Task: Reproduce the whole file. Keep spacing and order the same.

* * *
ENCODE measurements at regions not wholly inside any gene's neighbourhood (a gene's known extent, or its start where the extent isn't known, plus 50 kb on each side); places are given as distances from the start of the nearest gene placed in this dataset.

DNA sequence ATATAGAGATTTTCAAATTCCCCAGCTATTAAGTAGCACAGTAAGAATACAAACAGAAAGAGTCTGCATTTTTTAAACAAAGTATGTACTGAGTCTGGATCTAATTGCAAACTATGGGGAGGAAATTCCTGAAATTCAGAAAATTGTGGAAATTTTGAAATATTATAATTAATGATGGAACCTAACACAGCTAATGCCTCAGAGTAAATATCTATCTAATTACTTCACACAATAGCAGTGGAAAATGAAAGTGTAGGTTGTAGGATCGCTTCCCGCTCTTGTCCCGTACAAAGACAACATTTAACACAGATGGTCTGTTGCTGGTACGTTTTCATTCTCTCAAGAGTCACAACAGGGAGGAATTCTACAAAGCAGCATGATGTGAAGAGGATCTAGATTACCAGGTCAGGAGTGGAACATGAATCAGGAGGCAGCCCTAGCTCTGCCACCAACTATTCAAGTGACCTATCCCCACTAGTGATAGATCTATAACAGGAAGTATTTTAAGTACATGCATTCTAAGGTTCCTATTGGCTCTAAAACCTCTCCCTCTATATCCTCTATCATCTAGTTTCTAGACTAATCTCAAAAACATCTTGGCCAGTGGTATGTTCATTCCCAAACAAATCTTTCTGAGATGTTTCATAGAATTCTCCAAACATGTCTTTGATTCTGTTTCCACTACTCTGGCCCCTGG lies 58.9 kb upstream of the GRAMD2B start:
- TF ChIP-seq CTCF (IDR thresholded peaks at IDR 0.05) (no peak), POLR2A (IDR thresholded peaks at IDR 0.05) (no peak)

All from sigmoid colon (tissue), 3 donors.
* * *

ENCODE measurements at regions not wholly inside any gene's neighbourhood (a gene's known extent, or its start where the extent isn't known, plus 50 kb on each side); places are given as distances from the start of the nearest gene placed in this dataset.

DNA sequence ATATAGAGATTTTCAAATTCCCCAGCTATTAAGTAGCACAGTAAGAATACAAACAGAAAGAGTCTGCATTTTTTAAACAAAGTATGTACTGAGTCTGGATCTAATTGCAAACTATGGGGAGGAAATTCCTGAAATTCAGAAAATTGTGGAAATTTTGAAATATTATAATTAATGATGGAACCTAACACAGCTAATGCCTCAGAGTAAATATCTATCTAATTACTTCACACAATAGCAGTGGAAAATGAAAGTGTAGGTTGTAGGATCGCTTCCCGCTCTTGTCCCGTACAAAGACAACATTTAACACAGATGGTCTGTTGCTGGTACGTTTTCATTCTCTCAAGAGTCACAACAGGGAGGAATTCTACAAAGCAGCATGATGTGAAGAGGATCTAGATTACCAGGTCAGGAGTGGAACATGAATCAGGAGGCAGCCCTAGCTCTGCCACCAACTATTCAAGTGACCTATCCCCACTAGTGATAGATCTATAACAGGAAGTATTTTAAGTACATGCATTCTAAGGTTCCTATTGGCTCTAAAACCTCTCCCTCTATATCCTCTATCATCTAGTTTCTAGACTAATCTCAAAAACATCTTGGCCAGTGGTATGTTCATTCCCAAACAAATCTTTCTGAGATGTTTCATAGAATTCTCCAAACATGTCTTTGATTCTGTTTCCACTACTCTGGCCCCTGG lies 58.9 kb upstream of the GRAMD2B start:
- TF ChIP-seq CTCF (IDR thresholded peaks at IDR 0.05) (no peak), POLR2A (IDR thresholded peaks at IDR 0.05) (no peak)

All from sigmoid colon (tissue), 3 donors.